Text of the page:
Outside the Bubble – Chapter 54


Israel Book Shop presents Chapter 54 of a new online serial novel, Outside the Bubble, by Esther Rapaport. Check back for a new chapter every week.  Click here for previous chapters.

Copyright © Israel Bookshop Publications. 

“He needs to get out of his routine a bit,” Michoel told Hinda. “Believe me, this is what he needs, Hinda. And coming to me here won’t only be getting Yosef out of his routine. It would be an excellent treatment option for him, too.” He was quiet for a moment, then added, “It will be good for me also. It will be regards from home, from Israel… You know, I miss it all so much…”

“Send Yosef to you?” Hinda looked at Yosef’s back, as he stood gazing out the window. She didn’t know if he was looking at the lights of the port slowly coming on, at the birds flying to their nest for the night, or at nothing.

“Yes. Why not? Haven’t I proven myself to be a nice uncle?”

“A very nice uncle, yes,” Hinda agreed. “But if I don’t know where you are, how can I send Yosef to you? Especially since I have pretty strong suspicions that he hasn’t been good about taking his medications these past few days…”

“I imagine that when it will be relevant, the people here will agree to give me details—or at least they’ll give them to you, if not to me. Everything will be fine, you’ll see.”

“Do you feel like you’re…getting better, Michoel?”

“Absolutely, I’m improving,” he said. “I’m not completely recovered yet, but I’m definitely on the right path. And I hope to finish here soon, and then I can go home. Will you send Yosef to me? Maybe we’ll be able to come back to Israel together…”

Something about his last remark disturbed Hinda. Michoel was not as relaxed as he was trying to convey. Maybe it wasn’t all that good for him there.

“Are there Jews there? Do they understand the way you need to conduct your life? Are they considerate?”

“They provide me with kosher food, generously. There’s no minyan, unfortunately, but I put on tefillin, after they were convinced that I’m not in a state that I’d try to harm myself.”

“What is their specialty?”

“Mental health, mostly.”

“But your issue is the brain, isn’t it? Your head?”

“That’s right,” her uncle replied slowly. “But matters of mental health and the brain are very close to each other, much closer than the rest of the body. Don’t you agree?”

“There’s something to what you’re saying.” She looked at Yosef, crumbling the sandwich she had prepared into little pieces, and trying to scatter them for the birds. But none of the few birds still flying through the air paid him much attention.

“There are schizophrenics here,” he said. “I saw them. They seem to be in excellent shape.”

“Yosef is usually in excellent shape, too.”

“That’s true, but here they promise much more than a static situation…”

“You mean, complete healing?” Hinda wasn’t usually the suspicious type, but the words “complete healing” always made her retreat a mile or two.

“No, no, not complete healing, but normative behavior and regular function.”

“With conventional medications or without?”

“You’re very suspicious, Hinda. You didn’t use to be.”

She sighed. “I’m not suspicious, Michoel. I’m just a very realistic mother. As long as I don’t know anything about…this place where you are, what do you expect from me?”

“I expect you to trust me. And to realize that if your son comes here, we will be able to somehow come home together, hale and healthy, or at least almost healthy.”

This sentence also made Hinda feel uncomfortable. Was this a trap that someone had forced him to lay? But for whom? For her? For Yosef?

“Michoel, you weren’t abducted, were you?”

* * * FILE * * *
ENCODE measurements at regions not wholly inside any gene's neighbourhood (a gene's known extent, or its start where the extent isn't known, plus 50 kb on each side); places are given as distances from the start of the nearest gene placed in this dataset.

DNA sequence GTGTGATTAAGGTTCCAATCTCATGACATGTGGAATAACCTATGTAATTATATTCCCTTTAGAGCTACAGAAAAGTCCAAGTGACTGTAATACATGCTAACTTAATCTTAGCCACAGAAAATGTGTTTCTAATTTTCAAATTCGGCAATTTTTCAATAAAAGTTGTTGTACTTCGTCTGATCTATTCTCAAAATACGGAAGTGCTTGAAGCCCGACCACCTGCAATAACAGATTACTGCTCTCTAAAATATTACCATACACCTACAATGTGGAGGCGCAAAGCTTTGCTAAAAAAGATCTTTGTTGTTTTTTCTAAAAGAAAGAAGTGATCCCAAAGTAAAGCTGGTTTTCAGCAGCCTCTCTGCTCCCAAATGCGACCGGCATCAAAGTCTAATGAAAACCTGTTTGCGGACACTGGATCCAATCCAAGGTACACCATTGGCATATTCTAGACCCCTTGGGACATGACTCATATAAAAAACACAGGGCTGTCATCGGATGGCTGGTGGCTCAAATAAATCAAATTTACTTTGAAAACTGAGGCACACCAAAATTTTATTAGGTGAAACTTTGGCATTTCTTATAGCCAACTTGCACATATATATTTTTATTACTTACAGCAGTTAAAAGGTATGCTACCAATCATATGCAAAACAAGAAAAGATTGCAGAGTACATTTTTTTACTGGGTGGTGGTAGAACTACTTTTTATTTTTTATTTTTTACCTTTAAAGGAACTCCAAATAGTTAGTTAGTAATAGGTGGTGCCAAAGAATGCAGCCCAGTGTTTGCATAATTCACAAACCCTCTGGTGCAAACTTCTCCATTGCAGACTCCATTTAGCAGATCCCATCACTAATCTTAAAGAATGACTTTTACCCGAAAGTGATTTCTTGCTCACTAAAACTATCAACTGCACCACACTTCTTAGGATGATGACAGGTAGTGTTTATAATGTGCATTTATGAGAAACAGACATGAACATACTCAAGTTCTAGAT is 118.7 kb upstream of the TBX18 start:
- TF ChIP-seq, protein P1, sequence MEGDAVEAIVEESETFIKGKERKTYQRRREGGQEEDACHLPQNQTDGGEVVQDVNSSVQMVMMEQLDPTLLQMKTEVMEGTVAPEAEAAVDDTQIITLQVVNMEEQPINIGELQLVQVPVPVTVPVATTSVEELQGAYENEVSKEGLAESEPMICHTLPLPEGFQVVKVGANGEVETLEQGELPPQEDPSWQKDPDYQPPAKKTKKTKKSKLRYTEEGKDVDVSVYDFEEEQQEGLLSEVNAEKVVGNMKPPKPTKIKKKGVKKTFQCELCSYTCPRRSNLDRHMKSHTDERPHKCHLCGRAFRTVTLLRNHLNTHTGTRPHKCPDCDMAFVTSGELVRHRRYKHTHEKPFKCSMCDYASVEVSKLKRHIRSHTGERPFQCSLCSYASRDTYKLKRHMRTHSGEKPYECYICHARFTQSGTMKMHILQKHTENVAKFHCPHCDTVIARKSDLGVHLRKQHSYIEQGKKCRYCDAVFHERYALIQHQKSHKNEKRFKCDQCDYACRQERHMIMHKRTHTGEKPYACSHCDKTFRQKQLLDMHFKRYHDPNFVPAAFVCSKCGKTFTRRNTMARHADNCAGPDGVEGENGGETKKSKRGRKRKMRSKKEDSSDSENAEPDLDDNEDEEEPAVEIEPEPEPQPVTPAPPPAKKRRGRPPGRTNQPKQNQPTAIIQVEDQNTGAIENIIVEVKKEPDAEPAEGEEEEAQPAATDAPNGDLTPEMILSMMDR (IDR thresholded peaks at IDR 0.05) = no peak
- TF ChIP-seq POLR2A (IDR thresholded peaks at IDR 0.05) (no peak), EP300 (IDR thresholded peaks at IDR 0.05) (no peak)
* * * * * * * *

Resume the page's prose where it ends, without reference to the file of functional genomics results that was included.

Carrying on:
“Abducted?! Really!” He laughed. “Yes, yes, you got it. They abducted me, and I want Yosef to come and help me escape… What kind of strange ideas are you coming up with lately?!”

His laugh was different from how she remembered it in the past. And Hinda, who knew very well the way her Uncle Michoel spoke, did not buy his lightheartedness. She was just becoming more concerned. And she remained that way until Dov returned home with Martin.


“I couldn’t handle it anymore,” Mali said, sitting on the bench at the bus stop and checking that her reserve lens was in the camera case. “I couldn’t take it anymore, do you understand? Being the miserable orphan, the daughter of the local money collector, sister of the crazy twins… Well, Baruch became more normal as he grew up, but then Yosef’s issues were really horrific. How much could I take?!”

Shira Lev nodded vigorously. “Labels can be so hurtful,” she said, finally. “And I really get it, Mali.”

“What do you get?” Mali demanded to know.

“Why you ran away.”

“I didn’t run away. I decided to keep a distance, to build my life from new. Not as the daughter of the poor family, who probably is also a poor, wretched soul. That’s what everyone knew about us, you realize?”

“Do you think that living in my house in Beit She’an was much better?” Shira’s eyes were opened wide. “But my mother always told me, ‘Shira, you need to focus on only one thing – how to turn out the best you can be. Don’t focus on your brothers, or on what your friends say, and certainly not on what they say about you.’”

“Sounds like your mother was a smart woman.”

“And your mother, may she live and be well, also gives the impression of a very smart woman. I even asked her, when I came to take pictures of her…her husband’s granddaughter, if she is a psychologist or something!” She laughed. “And she doesn’t look or sound like a beggar at all. And you know what?” She suddenly went on the offense. “Even if she collects money because that is what works for her, and she is well-suited for such a job, and it helps her earn a living—it still doesn’t say anything about her!”

“She doesn’t collect the money for us,” Mali hurried to clarify. “Never did. She raises money for a small tzedakah organization. But no one in the neighborhood ever knew that for sure, because this organization is not very well known. And the truth is, I thought to myself…” Mali blushed midsentence and stopped. Just then the bus came, and they boarded.

“What did you think to yourself?” Shira asked.

“Well, I really don’t understand how her husband agreed to marry her! He’s a really dignified type of guy, normal family; I saw some of his daughters once… He wasn’t afraid to get into this broken family?”